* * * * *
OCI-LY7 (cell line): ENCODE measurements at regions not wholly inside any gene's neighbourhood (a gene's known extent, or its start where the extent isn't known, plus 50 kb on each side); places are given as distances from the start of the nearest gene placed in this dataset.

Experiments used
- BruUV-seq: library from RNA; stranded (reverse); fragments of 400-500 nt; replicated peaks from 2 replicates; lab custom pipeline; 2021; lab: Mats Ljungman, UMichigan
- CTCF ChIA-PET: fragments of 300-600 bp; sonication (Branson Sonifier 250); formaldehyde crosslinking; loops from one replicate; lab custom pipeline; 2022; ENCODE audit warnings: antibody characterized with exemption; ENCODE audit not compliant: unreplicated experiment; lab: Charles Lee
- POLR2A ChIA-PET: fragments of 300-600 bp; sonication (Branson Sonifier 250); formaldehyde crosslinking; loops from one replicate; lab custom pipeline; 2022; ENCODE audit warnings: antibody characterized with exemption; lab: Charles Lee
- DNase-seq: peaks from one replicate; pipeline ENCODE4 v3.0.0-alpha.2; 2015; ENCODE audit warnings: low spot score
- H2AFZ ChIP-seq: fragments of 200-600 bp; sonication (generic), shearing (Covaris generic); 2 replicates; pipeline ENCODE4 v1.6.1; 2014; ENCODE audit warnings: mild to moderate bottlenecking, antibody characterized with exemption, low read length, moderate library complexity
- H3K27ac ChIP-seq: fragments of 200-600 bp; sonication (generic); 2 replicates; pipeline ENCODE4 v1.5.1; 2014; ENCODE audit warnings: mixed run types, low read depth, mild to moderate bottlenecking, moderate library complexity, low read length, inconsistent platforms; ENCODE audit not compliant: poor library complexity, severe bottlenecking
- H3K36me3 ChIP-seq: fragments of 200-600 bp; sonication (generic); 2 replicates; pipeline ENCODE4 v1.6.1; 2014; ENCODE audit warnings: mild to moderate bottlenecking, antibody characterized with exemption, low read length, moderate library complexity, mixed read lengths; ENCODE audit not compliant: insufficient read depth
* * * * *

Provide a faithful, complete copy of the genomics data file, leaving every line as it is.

OCI-LY7 (cell line): ENCODE measurements at regions not wholly inside any gene's neighbourhood (a gene's known extent, or its start where the extent isn't known, plus 50 kb on each side); places are given as distances from the start of the nearest gene placed in this dataset.

Experiments used
- BruUV-seq: library from RNA; stranded (reverse); fragments of 400-500 nt; replicated peaks from 2 replicates; lab custom pipeline; 2021; lab: Mats Ljungman, UMichigan
- CTCF ChIA-PET: fragments of 300-600 bp; sonication (Branson Sonifier 250); formaldehyde crosslinking; loops from one replicate; lab custom pipeline; 2022; ENCODE audit warnings: antibody characterized with exemption; ENCODE audit not compliant: unreplicated experiment; lab: Charles Lee
- POLR2A ChIA-PET: fragments of 300-600 bp; sonication (Branson Sonifier 250); formaldehyde crosslinking; loops from one replicate; lab custom pipeline; 2022; ENCODE audit warnings: antibody characterized with exemption; lab: Charles Lee
- DNase-seq: peaks from one replicate; pipeline ENCODE4 v3.0.0-alpha.2; 2015; ENCODE audit warnings: low spot score
- H2AFZ ChIP-seq: fragments of 200-600 bp; sonication (generic), shearing (Covaris generic); 2 replicates; pipeline ENCODE4 v1.6.1; 2014; ENCODE audit warnings: mild to moderate bottlenecking, antibody characterized with exemption, low read length, moderate library complexity
- H3K27ac ChIP-seq: fragments of 200-600 bp; sonication (generic); 2 replicates; pipeline ENCODE4 v1.5.1; 2014; ENCODE audit warnings: mixed run types, low read depth, mild to moderate bottlenecking, moderate library complexity, low read length, inconsistent platforms; ENCODE audit not compliant: poor library complexity, severe bottlenecking
- H3K36me3 ChIP-seq: fragments of 200-600 bp; sonication (generic); 2 replicates; pipeline ENCODE4 v1.6.1; 2014; ENCODE audit warnings: mild to moderate bottlenecking, antibody characterized with exemption, low read length, moderate library complexity, mixed read lengths; ENCODE audit not compliant: insufficient read depth